Keith Enge wrote: Libya could not easily be attacked from Tunisia, the lack of adequate roads and railroads would make it very difficult. Both the British and the Afrika Korps found moving considerable distances difficult. The logistic train was too long and tenuous. They found it difficult even with some resupply from the sea. The French land forces wouldn't have this boon because, as I claim, the French fleet couldn't operate in the eastern Med.
I'm not so sure that Libya couldn't be attacked from Tunisia.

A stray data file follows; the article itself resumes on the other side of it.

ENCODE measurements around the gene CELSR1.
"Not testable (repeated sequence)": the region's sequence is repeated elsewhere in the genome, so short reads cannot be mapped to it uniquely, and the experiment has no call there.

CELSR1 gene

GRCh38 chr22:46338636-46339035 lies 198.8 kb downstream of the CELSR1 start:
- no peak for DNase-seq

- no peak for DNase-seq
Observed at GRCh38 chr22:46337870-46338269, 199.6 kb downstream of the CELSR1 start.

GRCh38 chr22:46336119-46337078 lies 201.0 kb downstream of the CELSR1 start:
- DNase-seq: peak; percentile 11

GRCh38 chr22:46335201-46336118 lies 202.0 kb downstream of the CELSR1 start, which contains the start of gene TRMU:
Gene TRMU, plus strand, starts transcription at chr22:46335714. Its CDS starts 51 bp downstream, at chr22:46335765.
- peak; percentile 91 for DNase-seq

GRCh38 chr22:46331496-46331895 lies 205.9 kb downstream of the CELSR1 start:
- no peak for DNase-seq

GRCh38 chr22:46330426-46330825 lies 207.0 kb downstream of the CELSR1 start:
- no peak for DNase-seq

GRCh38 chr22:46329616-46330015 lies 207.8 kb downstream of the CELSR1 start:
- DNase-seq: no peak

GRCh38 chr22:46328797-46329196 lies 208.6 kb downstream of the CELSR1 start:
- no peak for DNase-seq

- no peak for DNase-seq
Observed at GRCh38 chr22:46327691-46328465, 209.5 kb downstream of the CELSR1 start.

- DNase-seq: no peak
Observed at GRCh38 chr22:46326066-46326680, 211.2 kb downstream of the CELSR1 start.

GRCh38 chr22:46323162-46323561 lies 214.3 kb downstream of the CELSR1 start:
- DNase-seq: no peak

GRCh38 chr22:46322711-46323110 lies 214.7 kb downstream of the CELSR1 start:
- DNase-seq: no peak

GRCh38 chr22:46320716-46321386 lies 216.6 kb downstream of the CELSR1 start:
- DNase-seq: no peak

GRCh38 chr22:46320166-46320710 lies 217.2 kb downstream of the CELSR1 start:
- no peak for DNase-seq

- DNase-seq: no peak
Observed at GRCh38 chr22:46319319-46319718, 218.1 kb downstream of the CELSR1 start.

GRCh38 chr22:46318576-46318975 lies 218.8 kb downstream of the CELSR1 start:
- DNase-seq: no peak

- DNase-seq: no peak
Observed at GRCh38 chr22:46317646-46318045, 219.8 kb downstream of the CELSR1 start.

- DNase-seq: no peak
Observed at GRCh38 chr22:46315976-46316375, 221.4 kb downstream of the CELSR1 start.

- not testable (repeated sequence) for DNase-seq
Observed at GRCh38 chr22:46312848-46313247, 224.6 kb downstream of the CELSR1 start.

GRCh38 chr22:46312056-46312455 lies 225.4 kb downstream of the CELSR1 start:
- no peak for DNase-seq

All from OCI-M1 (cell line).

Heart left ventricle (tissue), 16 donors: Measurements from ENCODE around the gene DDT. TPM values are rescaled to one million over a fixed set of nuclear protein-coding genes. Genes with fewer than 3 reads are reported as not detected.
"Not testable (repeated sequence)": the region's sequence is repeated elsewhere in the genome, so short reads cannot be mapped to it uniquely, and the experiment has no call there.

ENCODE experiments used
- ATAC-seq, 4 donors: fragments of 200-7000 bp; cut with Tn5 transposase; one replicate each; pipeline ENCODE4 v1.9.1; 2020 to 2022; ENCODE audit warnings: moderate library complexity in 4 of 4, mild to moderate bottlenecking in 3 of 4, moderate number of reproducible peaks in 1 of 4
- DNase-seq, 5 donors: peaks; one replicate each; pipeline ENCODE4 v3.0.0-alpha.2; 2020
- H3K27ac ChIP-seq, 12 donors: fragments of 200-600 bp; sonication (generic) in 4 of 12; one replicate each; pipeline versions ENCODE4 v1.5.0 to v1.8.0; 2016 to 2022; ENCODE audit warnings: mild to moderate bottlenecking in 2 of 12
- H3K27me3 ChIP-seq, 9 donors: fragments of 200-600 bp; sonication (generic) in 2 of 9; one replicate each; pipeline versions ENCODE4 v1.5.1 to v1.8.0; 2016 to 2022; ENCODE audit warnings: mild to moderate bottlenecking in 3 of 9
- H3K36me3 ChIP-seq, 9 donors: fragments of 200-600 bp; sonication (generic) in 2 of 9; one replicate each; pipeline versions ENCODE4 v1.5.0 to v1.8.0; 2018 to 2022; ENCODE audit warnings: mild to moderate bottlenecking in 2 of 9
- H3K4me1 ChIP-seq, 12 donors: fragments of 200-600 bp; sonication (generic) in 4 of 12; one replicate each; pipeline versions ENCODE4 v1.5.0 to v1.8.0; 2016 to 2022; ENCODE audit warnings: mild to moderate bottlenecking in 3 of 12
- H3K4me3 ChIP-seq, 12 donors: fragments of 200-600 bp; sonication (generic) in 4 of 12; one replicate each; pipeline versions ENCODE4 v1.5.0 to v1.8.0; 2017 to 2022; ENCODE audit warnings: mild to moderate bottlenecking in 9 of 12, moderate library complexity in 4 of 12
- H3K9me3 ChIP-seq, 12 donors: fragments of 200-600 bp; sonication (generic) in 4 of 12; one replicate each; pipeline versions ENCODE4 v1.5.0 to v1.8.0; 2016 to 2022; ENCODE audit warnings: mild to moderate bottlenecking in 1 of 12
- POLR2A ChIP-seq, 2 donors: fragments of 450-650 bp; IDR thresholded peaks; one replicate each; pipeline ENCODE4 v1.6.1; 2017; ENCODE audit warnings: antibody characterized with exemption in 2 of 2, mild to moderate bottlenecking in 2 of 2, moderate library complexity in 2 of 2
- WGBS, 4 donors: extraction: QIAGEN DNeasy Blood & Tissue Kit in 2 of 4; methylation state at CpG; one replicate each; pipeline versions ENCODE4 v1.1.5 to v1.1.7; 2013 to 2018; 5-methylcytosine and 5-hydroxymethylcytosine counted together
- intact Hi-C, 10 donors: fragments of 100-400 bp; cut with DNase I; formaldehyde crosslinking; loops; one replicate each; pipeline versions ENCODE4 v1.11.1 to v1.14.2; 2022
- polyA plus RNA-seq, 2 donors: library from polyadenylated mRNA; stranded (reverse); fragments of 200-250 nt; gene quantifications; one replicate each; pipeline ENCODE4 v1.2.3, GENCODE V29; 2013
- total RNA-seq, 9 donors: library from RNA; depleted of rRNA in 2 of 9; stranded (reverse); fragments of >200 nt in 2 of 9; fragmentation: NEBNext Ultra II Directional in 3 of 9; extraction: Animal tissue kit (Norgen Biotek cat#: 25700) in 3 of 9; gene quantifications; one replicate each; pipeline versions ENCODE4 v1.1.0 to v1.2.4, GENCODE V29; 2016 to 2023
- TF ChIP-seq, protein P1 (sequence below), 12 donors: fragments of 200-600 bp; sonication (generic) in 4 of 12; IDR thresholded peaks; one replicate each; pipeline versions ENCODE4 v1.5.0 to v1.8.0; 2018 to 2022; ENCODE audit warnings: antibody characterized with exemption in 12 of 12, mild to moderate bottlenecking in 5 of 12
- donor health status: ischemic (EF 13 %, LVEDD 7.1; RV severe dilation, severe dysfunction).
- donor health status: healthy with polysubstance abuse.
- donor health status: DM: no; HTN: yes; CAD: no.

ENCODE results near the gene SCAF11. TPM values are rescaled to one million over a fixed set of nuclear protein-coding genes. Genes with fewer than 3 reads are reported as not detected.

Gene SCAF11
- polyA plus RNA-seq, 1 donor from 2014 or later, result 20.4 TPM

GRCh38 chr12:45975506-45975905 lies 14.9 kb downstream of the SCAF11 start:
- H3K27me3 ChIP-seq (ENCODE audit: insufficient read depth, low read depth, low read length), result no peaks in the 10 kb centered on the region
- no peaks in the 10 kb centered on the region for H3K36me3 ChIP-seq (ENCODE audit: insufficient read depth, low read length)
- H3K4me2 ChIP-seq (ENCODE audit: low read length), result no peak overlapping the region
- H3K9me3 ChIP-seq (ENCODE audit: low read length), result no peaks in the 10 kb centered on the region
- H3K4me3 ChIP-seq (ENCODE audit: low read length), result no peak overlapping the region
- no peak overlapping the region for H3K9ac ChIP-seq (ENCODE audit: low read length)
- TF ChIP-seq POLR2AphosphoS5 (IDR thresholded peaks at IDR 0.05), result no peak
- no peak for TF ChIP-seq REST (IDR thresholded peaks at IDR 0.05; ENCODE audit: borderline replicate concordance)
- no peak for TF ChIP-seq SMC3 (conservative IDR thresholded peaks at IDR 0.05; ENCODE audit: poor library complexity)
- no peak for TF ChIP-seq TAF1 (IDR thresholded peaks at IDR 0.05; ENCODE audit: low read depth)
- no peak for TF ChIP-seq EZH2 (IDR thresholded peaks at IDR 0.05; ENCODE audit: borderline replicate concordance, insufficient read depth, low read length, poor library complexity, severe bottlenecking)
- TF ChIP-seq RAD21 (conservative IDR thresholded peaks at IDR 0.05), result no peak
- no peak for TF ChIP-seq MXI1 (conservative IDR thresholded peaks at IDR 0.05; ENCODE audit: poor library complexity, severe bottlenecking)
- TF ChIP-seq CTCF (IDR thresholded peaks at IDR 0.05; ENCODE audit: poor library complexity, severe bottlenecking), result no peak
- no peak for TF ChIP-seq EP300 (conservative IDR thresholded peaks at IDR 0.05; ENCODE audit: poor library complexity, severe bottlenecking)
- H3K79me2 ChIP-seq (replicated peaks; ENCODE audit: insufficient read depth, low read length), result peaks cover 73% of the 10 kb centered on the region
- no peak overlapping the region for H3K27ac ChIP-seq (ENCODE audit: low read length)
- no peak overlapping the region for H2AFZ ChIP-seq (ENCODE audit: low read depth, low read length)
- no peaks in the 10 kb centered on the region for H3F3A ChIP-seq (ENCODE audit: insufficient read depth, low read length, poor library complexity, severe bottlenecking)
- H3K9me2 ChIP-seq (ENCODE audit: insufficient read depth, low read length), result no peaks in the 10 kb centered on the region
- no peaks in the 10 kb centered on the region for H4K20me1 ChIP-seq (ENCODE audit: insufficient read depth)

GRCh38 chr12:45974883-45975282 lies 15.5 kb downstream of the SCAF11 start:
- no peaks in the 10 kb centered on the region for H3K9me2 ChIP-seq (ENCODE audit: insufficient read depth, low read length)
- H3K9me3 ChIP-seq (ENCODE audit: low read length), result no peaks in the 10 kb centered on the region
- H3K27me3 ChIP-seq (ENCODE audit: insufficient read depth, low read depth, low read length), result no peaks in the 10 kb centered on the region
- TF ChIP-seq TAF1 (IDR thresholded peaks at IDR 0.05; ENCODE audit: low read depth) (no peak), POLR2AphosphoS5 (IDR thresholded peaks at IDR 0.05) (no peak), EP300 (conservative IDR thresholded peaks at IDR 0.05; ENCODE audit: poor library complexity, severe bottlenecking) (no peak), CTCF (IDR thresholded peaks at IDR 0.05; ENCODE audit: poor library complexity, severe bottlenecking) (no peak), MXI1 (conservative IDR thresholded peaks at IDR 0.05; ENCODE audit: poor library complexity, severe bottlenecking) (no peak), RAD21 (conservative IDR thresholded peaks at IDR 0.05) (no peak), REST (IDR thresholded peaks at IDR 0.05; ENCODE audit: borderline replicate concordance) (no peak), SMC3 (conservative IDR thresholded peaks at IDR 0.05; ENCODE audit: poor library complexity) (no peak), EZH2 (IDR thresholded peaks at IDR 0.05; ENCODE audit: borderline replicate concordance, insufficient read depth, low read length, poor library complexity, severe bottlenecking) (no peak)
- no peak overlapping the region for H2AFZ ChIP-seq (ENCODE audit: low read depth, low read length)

Yes, there were few roads or railways in southern Tunisia. But that hadn't stopped the French from constructing a chain of fortifications on their side of the border, variously known as the Mareth Line or the Medenene Line, according to whichever source you take. This Maginot Line type of structures was a sustantial undertaking and demonstrates that the French were capable of concentrating their forces in this inhospitable location. The French would not need large forces to go round the southern end of this line and head for Tripoli. Foreign Legion forces presumably would make the initial penetration - the distances to Tripoli and Homs were nothing like the distances covered by Wavell, Montgomery, Rommel or indeed Graziani.
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Re: Franco-Italian Naval War, 1940-41

Post by RF » Sun Jan 15, 2012 7:19 pm

Keith Enge wrote:-